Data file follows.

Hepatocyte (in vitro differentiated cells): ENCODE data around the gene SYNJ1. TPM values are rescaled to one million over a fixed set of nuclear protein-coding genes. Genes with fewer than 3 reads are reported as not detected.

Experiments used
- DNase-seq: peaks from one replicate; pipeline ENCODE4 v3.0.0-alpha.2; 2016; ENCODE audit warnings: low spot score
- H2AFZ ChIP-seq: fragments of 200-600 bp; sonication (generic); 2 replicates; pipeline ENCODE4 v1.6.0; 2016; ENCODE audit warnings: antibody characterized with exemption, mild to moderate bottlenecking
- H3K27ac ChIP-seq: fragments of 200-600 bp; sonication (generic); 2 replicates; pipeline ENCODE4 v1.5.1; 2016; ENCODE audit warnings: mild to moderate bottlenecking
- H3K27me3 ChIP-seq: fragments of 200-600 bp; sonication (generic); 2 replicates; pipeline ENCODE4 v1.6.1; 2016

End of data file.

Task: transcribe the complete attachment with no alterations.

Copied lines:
Hepatocyte (in vitro differentiated cells): ENCODE data around the gene SYNJ1. TPM values are rescaled to one million over a fixed set of nuclear protein-coding genes. Genes with fewer than 3 reads are reported as not detected.

Experiments used
- DNase-seq: peaks from one replicate; pipeline ENCODE4 v3.0.0-alpha.2; 2016; ENCODE audit warnings: low spot score
- H2AFZ ChIP-seq: fragments of 200-600 bp; sonication (generic); 2 replicates; pipeline ENCODE4 v1.6.0; 2016; ENCODE audit warnings: antibody characterized with exemption, mild to moderate bottlenecking
- H3K27ac ChIP-seq: fragments of 200-600 bp; sonication (generic); 2 replicates; pipeline ENCODE4 v1.5.1; 2016; ENCODE audit warnings: mild to moderate bottlenecking
- H3K27me3 ChIP-seq: fragments of 200-600 bp; sonication (generic); 2 replicates; pipeline ENCODE4 v1.6.1; 2016